(Photo: Step via Wikimedia Commons)

Yale Law School is bolstering its human rights programs with a $13 million donation from the Robina Foundation, a Minnesota-based philanthropy focused on social issues.

In addition to the foundation’s gift, the school has received a $5 million matching gift from an anonymous donor and has committed to raising $1 million more to endow the school’s existing human rights endeavors.

The $19 million combined funding will create the Robina Human Rights Initiative Endowment Fund and establish the Binger Clinical Professorship in Human Rights, which is named for the late president and chairman of Honeywell Inc., James Binger. He established the Robina Foundation in 2004, shortly before his death.

“These new gifts will ensure that the law school will always have a faculty member to teach the human rights clinic, that students will continue to have life-changing summer human rights experiences, that our graduates will have opportunities, early in their careers, to contribute to the valuable human rights work of key international institutions,” said professor James Silk, who leads the school’s human rights clinic and has been named the inaugural Binger professor.

The new funding endows a variety of human rights programs established through earlier Robina Foundation gifts totaling $22 million since 2008. Thus far, the Robina Human Rights Initiative has funded scholarships for 76 law students with an interest in human rights; sent 284 into summer human rights internships around the globe; and offered post-graduate human rights fellowship to 30 Yale Law alumni.

Donations from the Robina Foundation have also been used to help graduates in human rights jobs repay their student loans, and has brought human rights leaders and scholars to the New Haven campus to deliver talks and conduct research.

Binger graduated from the University of Minnesota Law School in 1941 and worked at the firm now called Dorsey & Whitney before joining Honeywell and rising to the top of the corporate ranks.

In addition to donations to Yale, his foundation has been generous with Binger’s alma mater. Minnesota Law established the Robina Institute of Criminal Law and Criminal Justice in 2011 with a nearly $9 million gift. Overall, the Minneapolis law school has received more than $27 million from the foundation since 2009.

Contact Karen Sloan at ksloan@alm.com. On Twitter: @KarenSloanNLJ.

Yale Law School is bolstering its human rights programs with a $13 million donation from the Robina Foundation, a Minnesota-based philanthropy focused on social issues.

In addition to the foundation’s gift, the school has received a $5 million matching gift from an anonymous donor and has committed to raising $1 million more to endow the school’s existing human rights endeavors.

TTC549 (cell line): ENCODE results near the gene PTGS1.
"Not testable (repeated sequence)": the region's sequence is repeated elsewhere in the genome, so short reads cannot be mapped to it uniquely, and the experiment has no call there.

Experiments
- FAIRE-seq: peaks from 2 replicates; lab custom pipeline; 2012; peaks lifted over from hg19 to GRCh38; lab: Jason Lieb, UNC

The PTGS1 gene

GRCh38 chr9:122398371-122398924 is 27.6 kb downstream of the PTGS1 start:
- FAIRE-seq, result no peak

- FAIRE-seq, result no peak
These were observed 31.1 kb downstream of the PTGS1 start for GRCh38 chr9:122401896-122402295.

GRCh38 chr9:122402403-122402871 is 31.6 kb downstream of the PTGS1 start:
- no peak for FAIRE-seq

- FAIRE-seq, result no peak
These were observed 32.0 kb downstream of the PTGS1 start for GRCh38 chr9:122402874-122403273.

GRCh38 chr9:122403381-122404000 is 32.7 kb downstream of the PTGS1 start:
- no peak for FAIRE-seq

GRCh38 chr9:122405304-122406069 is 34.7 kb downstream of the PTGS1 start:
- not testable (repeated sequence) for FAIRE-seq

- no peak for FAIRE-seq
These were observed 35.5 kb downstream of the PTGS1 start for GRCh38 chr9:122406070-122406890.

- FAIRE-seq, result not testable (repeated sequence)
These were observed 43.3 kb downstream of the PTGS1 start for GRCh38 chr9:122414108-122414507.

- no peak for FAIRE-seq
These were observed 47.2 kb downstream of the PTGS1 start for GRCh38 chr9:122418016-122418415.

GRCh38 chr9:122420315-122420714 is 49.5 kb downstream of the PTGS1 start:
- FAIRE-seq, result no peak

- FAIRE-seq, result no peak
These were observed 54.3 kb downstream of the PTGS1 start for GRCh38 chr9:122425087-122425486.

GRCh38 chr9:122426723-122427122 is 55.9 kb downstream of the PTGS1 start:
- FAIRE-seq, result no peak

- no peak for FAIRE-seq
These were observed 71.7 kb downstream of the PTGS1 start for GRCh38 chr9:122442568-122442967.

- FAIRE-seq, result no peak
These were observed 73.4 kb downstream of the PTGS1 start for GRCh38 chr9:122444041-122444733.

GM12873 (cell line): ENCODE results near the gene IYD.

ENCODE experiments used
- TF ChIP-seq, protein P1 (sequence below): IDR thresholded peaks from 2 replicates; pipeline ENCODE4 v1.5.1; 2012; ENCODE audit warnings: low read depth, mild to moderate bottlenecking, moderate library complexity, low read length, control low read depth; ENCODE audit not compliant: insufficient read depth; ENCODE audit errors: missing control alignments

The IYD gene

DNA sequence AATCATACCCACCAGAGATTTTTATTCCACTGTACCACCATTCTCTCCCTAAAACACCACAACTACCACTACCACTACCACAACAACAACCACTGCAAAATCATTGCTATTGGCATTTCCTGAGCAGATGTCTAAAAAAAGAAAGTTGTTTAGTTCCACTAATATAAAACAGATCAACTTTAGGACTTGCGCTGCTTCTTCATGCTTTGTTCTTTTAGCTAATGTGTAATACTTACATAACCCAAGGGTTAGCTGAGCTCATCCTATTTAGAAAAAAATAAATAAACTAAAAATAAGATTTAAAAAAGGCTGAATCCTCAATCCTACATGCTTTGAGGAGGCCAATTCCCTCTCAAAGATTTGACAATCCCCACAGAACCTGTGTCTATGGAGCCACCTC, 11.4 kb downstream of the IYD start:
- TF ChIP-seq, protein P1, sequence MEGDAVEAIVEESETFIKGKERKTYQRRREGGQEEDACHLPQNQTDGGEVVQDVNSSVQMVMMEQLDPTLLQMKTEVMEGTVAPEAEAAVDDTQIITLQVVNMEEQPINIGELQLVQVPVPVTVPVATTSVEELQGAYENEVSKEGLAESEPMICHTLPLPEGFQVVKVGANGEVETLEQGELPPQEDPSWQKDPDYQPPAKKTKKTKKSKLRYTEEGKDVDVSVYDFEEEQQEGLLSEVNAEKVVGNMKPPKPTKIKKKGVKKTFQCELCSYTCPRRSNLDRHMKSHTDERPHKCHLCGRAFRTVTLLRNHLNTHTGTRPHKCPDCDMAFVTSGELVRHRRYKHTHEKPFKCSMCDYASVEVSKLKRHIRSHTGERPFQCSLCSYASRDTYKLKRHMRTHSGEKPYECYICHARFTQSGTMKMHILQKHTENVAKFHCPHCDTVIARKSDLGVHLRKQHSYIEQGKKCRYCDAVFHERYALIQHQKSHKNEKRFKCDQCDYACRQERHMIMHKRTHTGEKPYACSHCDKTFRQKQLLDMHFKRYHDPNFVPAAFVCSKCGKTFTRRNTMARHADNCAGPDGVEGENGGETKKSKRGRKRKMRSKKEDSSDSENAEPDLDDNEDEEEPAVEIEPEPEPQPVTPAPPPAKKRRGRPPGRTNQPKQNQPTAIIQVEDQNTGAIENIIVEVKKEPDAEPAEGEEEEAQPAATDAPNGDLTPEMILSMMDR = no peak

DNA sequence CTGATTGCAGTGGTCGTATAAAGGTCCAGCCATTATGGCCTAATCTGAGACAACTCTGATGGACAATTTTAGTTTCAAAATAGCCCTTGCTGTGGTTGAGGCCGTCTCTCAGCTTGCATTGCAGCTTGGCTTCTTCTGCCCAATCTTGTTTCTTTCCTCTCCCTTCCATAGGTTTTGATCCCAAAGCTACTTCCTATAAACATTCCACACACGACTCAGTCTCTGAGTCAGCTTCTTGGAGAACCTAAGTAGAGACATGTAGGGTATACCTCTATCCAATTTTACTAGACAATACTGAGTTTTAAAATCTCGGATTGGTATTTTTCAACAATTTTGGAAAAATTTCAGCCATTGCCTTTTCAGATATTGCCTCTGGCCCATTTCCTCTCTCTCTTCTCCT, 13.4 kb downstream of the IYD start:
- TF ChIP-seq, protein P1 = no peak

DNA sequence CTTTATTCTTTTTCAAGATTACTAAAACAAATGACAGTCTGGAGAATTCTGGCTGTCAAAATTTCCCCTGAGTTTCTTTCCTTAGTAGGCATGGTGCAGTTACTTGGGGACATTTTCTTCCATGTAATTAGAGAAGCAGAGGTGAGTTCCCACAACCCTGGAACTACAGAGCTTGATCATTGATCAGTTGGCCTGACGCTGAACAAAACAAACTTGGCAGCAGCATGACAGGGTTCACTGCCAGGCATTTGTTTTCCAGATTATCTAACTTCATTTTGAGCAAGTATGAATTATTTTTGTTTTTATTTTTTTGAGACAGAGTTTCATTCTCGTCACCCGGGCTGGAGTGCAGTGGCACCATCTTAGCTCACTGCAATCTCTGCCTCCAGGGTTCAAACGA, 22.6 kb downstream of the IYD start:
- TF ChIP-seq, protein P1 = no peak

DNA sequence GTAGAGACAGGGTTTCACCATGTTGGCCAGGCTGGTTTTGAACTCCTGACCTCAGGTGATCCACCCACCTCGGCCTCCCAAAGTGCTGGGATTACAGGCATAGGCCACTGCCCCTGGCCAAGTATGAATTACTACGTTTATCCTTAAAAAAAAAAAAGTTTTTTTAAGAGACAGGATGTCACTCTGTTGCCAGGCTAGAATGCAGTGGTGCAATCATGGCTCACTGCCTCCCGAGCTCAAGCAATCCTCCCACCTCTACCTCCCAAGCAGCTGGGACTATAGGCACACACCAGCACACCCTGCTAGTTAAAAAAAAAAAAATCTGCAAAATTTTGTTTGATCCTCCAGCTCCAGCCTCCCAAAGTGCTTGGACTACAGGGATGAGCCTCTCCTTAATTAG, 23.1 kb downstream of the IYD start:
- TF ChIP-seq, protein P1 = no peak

The $19 million combined funding will create the Robina Human Rights Initiative Endowment Fund and establish the Binger Clinical Professorship in Human Rights, which is named for the late president and chairman of Honeywell Inc. , James Binger. He established the Robina Foundation in 2004, shortly before his death.

“These new gifts will ensure that the law school will always have a faculty member to teach the human rights clinic, that students will continue to have life-changing summer human rights experiences, that our graduates will have opportunities, early in their careers, to contribute to the valuable human rights work of key international institutions,” said professor James Silk, who leads the school’s human rights clinic and has been named the inaugural Binger professor.

The new funding endows a variety of human rights programs established through earlier Robina Foundation gifts totaling $22 million since 2008. Thus far, the Robina Human Rights Initiative has funded scholarships for 76 law students with an interest in human rights; sent 284 into summer human rights internships around the globe; and offered post-graduate human rights fellowship to 30 Yale Law alumni.

Donations from the Robina Foundation have also been used to help graduates in human rights jobs repay their student loans, and has brought human rights leaders and scholars to the New Haven campus to deliver talks and conduct research.

Binger graduated from the University of Minnesota Law School in 1941 and worked at the firm now called Dorsey & Whitney before joining Honeywell and rising to the top of the corporate ranks.

In addition to donations to Yale, his foundation has been generous with Binger’s alma mater. Minnesota Law established the Robina Institute of Criminal Law and Criminal Justice in 2011 with a nearly $9 million gift. Overall, the Minneapolis law school has received more than $27 million from the foundation since 2009.

Contact Karen Sloan at ksloan@alm.com. On Twitter: @KarenSloanNLJ.